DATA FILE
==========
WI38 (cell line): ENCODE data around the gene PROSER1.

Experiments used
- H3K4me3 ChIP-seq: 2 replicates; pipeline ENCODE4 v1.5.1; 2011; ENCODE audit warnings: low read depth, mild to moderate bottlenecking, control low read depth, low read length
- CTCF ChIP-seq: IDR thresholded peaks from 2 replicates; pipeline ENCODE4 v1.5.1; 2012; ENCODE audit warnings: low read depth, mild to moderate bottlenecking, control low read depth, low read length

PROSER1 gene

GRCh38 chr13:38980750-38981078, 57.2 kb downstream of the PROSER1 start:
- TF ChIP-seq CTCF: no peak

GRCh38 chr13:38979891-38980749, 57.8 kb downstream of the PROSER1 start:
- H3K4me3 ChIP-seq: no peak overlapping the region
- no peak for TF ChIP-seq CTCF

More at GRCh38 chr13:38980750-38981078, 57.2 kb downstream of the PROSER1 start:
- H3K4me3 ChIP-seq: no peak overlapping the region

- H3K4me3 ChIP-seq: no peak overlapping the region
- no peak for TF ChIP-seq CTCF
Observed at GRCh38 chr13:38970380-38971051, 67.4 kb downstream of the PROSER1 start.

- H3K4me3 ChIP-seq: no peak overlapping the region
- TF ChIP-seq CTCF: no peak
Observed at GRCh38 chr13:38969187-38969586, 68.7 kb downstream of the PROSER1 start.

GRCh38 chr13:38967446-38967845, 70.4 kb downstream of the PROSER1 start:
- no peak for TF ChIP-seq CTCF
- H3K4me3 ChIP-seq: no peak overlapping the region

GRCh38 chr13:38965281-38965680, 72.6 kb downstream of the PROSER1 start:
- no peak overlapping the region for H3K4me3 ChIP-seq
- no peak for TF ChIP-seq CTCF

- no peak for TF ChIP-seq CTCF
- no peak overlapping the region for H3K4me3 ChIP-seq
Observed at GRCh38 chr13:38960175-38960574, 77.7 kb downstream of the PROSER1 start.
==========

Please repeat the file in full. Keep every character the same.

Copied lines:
WI38 (cell line): ENCODE data around the gene PROSER1.

Experiments used
- H3K4me3 ChIP-seq: 2 replicates; pipeline ENCODE4 v1.5.1; 2011; ENCODE audit warnings: low read depth, mild to moderate bottlenecking, control low read depth, low read length
- CTCF ChIP-seq: IDR thresholded peaks from 2 replicates; pipeline ENCODE4 v1.5.1; 2012; ENCODE audit warnings: low read depth, mild to moderate bottlenecking, control low read depth, low read length

PROSER1 gene

GRCh38 chr13:38980750-38981078, 57.2 kb downstream of the PROSER1 start:
- TF ChIP-seq CTCF: no peak

GRCh38 chr13:38979891-38980749, 57.8 kb downstream of the PROSER1 start:
- H3K4me3 ChIP-seq: no peak overlapping the region
- no peak for TF ChIP-seq CTCF

More at GRCh38 chr13:38980750-38981078, 57.2 kb downstream of the PROSER1 start:
- H3K4me3 ChIP-seq: no peak overlapping the region

- H3K4me3 ChIP-seq: no peak overlapping the region
- no peak for TF ChIP-seq CTCF
Observed at GRCh38 chr13:38970380-38971051, 67.4 kb downstream of the PROSER1 start.

- H3K4me3 ChIP-seq: no peak overlapping the region
- TF ChIP-seq CTCF: no peak
Observed at GRCh38 chr13:38969187-38969586, 68.7 kb downstream of the PROSER1 start.

GRCh38 chr13:38967446-38967845, 70.4 kb downstream of the PROSER1 start:
- no peak for TF ChIP-seq CTCF
- H3K4me3 ChIP-seq: no peak overlapping the region

GRCh38 chr13:38965281-38965680, 72.6 kb downstream of the PROSER1 start:
- no peak overlapping the region for H3K4me3 ChIP-seq
- no peak for TF ChIP-seq CTCF

- no peak for TF ChIP-seq CTCF
- no peak overlapping the region for H3K4me3 ChIP-seq
Observed at GRCh38 chr13:38960175-38960574, 77.7 kb downstream of the PROSER1 start.